The figures show a total population in the empire of 51,770,284. The increase in population, though not nearly so great as in England, is considered satisfactory in view of the heavy emigration of recent years. The average yearly rate of increase since the Napoleonic wars has been more than .9 per cent, while at the present time it is about 1.07 per cent. The yearly increase in England is about 1.35 per cent, in Austria .76 per cent, in Hungary 1.09 per cent, in France .007 per cent, and in Italy .7 per cent. The rate in Russia is not exactly known, but it is probably less than in Germany.
Even more interesting is the analysis of the population according to occupations. In 1882 agriculturists were most numerous, and workers in mines, metallurgy, manufacturing, and building, next the figures were respectively 18,840,818 and 16,058,080. Now the order is reversed, there being only 18,501,307 agriculturists (an actual de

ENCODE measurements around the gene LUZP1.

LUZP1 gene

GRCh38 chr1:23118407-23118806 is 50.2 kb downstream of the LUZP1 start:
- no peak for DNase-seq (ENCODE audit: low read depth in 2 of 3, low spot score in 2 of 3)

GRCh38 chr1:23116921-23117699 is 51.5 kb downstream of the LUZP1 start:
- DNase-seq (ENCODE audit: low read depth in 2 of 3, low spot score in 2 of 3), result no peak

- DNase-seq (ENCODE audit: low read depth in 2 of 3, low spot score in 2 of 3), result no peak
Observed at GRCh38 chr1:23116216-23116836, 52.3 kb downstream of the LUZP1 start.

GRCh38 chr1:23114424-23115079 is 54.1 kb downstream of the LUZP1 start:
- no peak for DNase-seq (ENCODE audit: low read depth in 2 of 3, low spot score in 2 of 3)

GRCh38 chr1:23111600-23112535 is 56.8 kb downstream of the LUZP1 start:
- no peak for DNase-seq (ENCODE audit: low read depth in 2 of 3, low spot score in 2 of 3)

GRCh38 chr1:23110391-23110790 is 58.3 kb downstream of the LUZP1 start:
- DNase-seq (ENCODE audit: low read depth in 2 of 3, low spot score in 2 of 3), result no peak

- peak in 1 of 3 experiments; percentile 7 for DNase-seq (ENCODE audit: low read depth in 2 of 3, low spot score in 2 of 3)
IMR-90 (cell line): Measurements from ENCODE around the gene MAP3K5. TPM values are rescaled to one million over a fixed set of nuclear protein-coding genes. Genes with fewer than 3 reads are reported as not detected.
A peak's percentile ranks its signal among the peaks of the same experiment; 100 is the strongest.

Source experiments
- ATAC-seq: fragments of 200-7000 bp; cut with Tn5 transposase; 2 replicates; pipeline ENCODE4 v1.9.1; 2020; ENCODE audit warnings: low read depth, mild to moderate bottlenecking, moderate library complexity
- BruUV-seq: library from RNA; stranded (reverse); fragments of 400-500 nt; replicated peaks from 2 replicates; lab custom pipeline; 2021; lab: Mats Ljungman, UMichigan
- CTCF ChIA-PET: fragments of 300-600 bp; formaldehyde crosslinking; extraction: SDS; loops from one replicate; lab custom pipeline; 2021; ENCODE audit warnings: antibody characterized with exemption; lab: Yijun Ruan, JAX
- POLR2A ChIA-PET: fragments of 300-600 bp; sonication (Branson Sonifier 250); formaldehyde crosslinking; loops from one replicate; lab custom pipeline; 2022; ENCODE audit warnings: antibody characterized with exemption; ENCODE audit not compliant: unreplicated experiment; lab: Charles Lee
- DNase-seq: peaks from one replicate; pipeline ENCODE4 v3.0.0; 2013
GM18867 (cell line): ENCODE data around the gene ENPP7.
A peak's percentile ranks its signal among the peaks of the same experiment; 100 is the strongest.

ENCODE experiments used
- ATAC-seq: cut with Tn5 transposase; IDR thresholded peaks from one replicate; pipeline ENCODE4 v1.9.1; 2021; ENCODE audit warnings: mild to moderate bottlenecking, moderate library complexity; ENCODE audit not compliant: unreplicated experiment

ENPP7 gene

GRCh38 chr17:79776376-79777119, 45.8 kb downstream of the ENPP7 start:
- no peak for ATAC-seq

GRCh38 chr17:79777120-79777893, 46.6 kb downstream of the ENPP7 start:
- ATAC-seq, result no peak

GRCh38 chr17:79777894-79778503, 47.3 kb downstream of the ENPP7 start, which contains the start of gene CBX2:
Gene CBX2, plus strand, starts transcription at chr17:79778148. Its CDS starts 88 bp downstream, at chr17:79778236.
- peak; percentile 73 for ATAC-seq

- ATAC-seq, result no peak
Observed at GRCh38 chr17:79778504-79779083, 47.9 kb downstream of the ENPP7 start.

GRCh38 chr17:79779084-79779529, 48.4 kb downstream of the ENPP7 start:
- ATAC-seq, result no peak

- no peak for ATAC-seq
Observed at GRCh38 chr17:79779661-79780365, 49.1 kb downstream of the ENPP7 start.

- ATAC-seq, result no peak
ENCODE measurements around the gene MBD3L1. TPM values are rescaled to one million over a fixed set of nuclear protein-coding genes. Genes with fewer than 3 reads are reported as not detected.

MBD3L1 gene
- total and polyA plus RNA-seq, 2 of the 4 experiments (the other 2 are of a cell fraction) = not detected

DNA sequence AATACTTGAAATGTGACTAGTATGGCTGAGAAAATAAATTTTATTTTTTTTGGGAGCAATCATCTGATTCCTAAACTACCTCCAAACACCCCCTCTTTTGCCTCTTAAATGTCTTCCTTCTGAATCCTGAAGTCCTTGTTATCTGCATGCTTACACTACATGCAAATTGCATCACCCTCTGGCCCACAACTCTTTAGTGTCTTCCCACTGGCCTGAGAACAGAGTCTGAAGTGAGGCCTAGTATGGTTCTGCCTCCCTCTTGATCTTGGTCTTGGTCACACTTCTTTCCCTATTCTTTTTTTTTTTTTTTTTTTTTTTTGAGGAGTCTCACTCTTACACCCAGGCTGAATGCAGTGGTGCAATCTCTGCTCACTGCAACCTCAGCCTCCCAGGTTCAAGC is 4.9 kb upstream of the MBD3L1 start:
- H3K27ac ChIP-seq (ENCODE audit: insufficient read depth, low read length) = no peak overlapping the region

*NOTE. The clericals at first fought vigorously against the new marriage law; but finally withdrew their opposition to what was seen to be inevitable. Vol. 6.-44.
crease in thirteen years of nearly 340,000) to 20,253,241 miners, metal-workers, etc. (an increase in thirteen years of nearly 4,250,000). Nothing could more strikingly set forth the agrarian depression that has prevailed in Germany, and the enormous industrial and commercial expansion, which is now giving Great Britain itself no little uneasiness. The number engaged in commerce and trade has risen from 4,531,080 in 1882 to 5,066,845 in 1895, a great increase, significant to the same effect. The number in domestic and other service has fallen from 938,294 to 886,807; that in learned professions and state service has risen from 2,222,982 to 2,835,222; and that in no stated calling, from 2,246,222 to 3,326,862.
The Census.-Corrected returns of the census of the republic taken in March, show a total population of 38,228,969, an increase of 133,919 in five years. This increase is largely confined to the cities, and is balanced by a decrease in the rural communities. The rate of increase during the past five years has been, in round numbers, 26,500 per year; or, in other words, there has been one birth to 1,500 inhabitants.